“I’ve known people who have worked for kitchens that take advantage of their staff when they are dependable while letting others who slack off get away with it.”

    As much as I love living in Asheville, let’s be honest, there is a heavily embedded provincialism that borders on the incestuous. In the article, the definition of “qualified” appears to me, ambiguous. Reliability and genuine honesty is always a plus, but can be easily undermined by one’s age, education, or place or origin. Washing a plate or waiting on tables is a far cry from the concept of meritocracy.

    • Lulz

      Amen. Being labeled a hard worker now is merely another way of exploiting them. Nothing wrong with working hard. But there is something wrong with being taken advantage of.

      • Jason

        Well if u truly believe that there is something wrong with being taken advantage of; then you are clearly pro union….

  16. Simon Templar

    I see complaints in the comments about low wages and high menu prices. I’ve seen both in action and agree with these observations. To pay restaurant workers more, obviously, the prices must increase. But, most patrons don’t want (or, can’t afford) to pay the higher prices. The money has to come from somewhere, right?

    That’s how a lot of things are, here in the U.S. – people want a Nordstrom experience for a Walmart price. It’s like the old saying: “You can get it good, fast, or cheap. Pick any two.” For good food, service, and setting, I’m happy to pay “above average” prices. Not everyone is able to do so – at least, not all of the time.

    When I was growing-up, eating at restaurants was the exception and not the rule. So, we budgeted for it. It was a luxury, not a necessity. These days, this seems reversed. Thus, I expect to pay more. While it’s usually cheaper (and healthier) to cook at home, there’s also the time required to plan, shop, cook, and clean-up. So, the question is how much does a person value their time?

    I already burn one third of my day in a job I hate, so I’m grateful for those times I can go to a restaurant, sit and relax, and enjoy a nice meal. For me, this is a fair trade. The restaurant does all the work and all I have to do it sit back and enjoy it. The time I would have spent shopping, cooking, and cleaning would have also cost me, but we don’t always assign monetary value to our time or labor.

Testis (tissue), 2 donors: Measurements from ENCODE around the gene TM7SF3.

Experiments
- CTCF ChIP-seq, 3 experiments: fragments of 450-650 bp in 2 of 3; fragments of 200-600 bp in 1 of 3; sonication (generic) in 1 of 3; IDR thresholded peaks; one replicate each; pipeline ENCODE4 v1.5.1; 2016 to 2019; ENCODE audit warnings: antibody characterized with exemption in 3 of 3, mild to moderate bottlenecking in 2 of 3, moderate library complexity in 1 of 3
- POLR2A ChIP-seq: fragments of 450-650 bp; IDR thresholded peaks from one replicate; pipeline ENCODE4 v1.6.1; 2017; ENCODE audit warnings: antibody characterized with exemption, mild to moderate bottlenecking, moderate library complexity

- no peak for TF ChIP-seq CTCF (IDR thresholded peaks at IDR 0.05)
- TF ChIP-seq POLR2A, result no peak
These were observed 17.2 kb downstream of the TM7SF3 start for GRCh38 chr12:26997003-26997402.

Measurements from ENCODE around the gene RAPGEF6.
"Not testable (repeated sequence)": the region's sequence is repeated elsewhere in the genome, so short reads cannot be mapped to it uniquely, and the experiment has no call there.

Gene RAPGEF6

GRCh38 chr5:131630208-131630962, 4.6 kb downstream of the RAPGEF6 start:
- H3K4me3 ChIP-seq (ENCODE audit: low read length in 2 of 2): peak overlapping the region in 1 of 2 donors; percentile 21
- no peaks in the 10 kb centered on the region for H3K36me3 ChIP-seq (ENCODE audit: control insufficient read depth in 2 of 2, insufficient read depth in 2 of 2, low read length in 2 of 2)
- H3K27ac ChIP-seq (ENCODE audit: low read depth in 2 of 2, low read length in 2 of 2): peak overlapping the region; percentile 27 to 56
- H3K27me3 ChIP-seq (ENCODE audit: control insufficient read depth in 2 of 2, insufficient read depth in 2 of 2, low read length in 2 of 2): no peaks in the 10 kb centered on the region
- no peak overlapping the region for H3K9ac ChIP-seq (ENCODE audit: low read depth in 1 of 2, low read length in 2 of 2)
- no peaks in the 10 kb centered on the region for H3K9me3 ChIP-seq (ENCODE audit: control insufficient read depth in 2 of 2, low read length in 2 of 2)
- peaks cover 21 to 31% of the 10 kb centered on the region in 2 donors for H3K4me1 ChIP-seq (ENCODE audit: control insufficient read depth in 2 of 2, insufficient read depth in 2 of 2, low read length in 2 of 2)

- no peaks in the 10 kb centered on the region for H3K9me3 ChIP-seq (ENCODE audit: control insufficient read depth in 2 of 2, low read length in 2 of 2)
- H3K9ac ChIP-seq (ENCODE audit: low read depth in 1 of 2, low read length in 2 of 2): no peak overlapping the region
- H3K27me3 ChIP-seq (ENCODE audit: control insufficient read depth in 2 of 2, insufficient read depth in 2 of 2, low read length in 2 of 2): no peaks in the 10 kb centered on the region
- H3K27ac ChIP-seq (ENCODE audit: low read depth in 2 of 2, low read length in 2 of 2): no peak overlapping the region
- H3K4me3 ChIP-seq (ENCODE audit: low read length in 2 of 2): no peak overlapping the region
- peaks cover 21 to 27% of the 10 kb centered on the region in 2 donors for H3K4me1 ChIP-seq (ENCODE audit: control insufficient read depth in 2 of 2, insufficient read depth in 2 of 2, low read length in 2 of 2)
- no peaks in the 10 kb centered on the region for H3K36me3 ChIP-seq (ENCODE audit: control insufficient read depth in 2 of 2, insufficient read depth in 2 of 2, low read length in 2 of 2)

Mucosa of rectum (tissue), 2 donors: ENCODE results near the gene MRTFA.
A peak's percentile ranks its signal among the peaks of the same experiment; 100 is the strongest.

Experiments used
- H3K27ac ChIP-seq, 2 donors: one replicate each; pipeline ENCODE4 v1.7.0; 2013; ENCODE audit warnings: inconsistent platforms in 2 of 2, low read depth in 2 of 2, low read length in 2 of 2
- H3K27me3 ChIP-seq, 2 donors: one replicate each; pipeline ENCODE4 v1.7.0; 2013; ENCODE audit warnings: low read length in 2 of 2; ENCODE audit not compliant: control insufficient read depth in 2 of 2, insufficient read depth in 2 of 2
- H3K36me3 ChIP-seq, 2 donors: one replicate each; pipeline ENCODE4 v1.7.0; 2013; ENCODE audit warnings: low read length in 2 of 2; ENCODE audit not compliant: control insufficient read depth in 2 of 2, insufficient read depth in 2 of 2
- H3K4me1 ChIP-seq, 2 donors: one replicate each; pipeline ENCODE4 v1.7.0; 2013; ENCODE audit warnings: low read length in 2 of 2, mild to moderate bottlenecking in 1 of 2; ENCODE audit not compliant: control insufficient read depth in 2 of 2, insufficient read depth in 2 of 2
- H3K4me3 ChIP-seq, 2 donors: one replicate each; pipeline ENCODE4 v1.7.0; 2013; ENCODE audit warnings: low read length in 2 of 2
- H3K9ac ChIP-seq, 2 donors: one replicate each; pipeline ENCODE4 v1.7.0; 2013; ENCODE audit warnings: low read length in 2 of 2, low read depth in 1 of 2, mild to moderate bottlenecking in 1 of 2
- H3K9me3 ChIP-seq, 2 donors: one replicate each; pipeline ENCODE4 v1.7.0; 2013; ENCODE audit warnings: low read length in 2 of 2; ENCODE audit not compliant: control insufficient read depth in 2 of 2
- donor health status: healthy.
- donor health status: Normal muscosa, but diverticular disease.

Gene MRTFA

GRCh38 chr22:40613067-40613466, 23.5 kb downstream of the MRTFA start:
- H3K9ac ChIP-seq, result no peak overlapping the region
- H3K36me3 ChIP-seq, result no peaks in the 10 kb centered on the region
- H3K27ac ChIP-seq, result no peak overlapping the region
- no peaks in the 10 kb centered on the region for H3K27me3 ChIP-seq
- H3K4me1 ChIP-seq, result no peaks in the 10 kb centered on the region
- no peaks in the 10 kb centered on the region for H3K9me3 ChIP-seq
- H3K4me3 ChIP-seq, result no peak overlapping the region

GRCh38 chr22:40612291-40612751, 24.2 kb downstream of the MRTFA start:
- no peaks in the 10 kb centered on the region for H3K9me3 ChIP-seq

So, regarding the labor crunch, I have nothing to add to what’s already been well-stated by others. I guess my way of ‘helping’ is to continue visiting locally-owned restaurants that serve good food, have good service, and treat and pay their employees well. If that requires me to dine out less, in order to pay a higher check, that’s okay. Both sides have to benefit.

  17. the elephant

    Funny how no one is talking about the elephant in the room.

    The restaurant owners are complaining about not being able to find enough employees especially for line cook and dishwasher positions (unspoken: formerly held by illegal immigrants). One owner even said something like in Atlanta, where he has another restaurant, they have ‘migrants’ (his word). But, here he says it is the cost of living, and these lower paid people can’t afford to live in Asheville (unspoken: illegals cram dozens of people into one room so they can afford it).

    Another said that some restaurant workers are leaving for construction jobs (unspoken: formerly held by illegals, you know the jobs Americans don’t want) because, his explanation, there is a building boom.

    One business owner even said the people who show up for interviews now are not qualified (what does it take to qualify to be a dishwasher? Unspoken: we would have to pay them more).

    The Democrats are losing their slaves and don’t know what to do. In the meantime, Asheville city council wants to tear down Civil War monuments. The hypocrisy in this town is unbelievable

  18. Kevin

    Restaurants are over populated in this small city, and what is happening with the shortage of staff is nothing more than a less drastic version of Darwinism. The heard will either thin itself or the typical restaurant model in Asheville will evolve in order to survive. Or a combination of both.